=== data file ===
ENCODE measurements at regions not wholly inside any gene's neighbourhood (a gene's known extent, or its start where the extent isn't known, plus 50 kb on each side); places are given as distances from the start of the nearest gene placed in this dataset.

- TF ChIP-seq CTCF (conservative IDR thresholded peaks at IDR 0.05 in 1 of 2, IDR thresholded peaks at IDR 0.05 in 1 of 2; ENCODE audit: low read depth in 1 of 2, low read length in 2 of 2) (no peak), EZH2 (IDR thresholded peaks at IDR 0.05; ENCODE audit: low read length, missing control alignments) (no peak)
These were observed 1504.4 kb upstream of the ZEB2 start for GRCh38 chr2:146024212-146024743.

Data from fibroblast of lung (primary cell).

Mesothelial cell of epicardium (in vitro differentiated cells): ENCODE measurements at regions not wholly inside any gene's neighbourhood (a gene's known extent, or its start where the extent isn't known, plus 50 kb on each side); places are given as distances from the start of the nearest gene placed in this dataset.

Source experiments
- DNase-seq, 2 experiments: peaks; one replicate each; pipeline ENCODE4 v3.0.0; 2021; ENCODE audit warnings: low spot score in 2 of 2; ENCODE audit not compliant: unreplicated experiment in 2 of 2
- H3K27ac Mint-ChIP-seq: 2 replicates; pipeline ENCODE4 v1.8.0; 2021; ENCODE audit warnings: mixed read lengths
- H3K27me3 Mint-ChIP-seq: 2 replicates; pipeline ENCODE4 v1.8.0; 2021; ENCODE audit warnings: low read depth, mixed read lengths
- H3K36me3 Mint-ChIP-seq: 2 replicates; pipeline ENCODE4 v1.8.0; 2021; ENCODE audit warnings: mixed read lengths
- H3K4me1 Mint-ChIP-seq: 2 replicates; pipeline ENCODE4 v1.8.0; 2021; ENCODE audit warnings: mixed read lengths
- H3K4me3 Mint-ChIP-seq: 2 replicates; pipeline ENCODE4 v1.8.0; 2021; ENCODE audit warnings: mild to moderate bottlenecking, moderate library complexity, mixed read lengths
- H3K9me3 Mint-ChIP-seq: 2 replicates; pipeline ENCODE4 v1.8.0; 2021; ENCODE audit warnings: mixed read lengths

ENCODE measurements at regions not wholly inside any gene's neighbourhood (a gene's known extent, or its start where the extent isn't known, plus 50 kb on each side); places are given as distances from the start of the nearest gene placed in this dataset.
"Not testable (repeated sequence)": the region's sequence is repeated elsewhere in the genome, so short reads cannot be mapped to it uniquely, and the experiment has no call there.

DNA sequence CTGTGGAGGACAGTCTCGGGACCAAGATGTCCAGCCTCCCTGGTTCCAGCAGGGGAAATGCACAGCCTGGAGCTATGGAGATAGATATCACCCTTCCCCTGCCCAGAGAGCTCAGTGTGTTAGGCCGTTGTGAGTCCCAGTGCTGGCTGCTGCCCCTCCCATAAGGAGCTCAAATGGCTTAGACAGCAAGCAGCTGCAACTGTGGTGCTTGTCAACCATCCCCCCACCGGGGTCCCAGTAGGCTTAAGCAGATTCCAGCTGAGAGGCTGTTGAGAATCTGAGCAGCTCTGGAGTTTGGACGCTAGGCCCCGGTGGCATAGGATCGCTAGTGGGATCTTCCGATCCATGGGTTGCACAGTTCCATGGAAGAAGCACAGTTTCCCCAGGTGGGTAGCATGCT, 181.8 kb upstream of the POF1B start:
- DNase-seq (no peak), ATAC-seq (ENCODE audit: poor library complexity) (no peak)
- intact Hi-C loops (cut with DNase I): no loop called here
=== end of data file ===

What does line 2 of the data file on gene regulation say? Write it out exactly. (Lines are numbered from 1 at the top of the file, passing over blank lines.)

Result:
- TF ChIP-seq CTCF (conservative IDR thresholded peaks at IDR 0.05 in 1 of 2, IDR thresholded peaks at IDR 0.05 in 1 of 2; ENCODE audit: low read depth in 1 of 2, low read length in 2 of 2) (no peak), EZH2 (IDR thresholded peaks at IDR 0.05; ENCODE audit: low read length, missing control alignments) (no peak)